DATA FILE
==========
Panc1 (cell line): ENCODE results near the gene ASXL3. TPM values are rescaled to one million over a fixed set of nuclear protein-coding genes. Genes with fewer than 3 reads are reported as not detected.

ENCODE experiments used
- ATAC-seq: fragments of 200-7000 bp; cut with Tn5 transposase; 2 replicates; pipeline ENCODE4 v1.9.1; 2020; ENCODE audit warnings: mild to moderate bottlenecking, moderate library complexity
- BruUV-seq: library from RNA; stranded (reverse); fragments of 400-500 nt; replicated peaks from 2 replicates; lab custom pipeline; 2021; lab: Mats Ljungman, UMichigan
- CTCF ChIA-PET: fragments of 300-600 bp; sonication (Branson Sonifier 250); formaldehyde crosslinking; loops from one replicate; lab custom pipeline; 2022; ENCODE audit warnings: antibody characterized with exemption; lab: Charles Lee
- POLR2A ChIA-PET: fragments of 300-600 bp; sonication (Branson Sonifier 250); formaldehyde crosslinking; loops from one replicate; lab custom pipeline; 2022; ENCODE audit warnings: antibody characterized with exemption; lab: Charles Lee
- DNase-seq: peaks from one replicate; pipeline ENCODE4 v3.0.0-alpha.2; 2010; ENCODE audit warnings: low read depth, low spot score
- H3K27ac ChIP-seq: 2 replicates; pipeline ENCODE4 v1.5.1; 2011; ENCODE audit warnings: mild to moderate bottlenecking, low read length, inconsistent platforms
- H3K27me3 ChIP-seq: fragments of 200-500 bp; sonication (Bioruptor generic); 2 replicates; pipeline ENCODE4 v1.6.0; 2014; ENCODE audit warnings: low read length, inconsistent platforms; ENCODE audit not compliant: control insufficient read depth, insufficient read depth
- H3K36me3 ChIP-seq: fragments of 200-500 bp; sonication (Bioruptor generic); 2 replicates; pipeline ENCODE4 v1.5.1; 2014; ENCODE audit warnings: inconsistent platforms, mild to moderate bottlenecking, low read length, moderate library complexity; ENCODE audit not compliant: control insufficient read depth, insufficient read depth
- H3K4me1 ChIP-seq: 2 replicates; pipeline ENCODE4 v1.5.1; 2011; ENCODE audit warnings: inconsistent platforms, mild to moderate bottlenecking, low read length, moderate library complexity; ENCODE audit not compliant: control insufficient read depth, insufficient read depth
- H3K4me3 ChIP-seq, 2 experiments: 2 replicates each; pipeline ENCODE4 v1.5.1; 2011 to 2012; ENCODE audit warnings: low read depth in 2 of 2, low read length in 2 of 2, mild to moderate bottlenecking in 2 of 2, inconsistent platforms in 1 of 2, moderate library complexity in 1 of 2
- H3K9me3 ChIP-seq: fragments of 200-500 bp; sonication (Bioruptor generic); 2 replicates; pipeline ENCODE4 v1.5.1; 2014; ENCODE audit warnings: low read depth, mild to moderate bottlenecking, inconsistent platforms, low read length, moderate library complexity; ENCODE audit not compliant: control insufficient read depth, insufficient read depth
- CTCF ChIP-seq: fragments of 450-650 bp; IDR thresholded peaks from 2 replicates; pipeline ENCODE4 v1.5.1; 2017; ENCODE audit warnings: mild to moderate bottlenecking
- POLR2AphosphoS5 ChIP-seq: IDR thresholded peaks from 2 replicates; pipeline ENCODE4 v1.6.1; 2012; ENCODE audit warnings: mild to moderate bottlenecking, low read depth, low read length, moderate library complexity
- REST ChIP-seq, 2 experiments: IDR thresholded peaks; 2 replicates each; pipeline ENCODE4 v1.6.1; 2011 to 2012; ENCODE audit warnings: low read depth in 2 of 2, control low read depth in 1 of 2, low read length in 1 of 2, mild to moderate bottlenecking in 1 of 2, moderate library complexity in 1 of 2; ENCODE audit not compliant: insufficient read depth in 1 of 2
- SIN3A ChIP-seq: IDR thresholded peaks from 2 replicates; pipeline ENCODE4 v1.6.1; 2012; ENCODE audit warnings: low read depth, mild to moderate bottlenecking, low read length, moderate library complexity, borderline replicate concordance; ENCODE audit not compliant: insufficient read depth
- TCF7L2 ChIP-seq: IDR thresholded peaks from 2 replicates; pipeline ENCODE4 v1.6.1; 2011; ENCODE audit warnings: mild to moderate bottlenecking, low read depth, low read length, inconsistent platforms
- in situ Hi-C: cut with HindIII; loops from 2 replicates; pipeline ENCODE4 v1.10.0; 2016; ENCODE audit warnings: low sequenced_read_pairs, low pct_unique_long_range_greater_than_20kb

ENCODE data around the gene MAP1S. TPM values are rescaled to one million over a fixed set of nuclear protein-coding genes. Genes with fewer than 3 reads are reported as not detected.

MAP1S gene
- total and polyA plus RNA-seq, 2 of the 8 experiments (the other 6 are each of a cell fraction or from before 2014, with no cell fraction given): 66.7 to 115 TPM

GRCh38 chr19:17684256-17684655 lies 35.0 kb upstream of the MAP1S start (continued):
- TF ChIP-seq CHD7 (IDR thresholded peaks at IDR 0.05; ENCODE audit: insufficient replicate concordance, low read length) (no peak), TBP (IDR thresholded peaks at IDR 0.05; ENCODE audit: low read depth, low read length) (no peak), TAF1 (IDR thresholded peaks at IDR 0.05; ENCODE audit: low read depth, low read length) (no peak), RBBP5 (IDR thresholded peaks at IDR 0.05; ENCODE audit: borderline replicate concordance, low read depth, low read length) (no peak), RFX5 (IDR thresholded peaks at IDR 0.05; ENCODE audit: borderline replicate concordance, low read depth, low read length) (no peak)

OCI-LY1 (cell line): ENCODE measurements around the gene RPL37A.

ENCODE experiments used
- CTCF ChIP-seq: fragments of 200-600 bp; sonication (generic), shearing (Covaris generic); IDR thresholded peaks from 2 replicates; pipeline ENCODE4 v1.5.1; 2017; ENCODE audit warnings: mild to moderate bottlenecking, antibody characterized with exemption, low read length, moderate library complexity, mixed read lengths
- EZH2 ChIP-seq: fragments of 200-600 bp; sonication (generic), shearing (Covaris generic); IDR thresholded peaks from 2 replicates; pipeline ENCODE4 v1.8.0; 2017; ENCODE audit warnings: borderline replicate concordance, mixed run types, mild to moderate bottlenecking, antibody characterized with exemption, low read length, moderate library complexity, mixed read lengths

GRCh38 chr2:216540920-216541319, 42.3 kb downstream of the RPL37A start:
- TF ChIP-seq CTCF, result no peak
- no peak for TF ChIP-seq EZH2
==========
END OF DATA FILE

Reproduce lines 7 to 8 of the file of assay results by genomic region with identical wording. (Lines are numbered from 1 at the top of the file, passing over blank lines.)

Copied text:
- DNase-seq: peaks from one replicate; pipeline ENCODE4 v3.0.0-alpha.2; 2010; ENCODE audit warnings: low read depth, low spot score
- H3K27ac ChIP-seq: 2 replicates; pipeline ENCODE4 v1.5.1; 2011; ENCODE audit warnings: mild to moderate bottlenecking, low read length, inconsistent platforms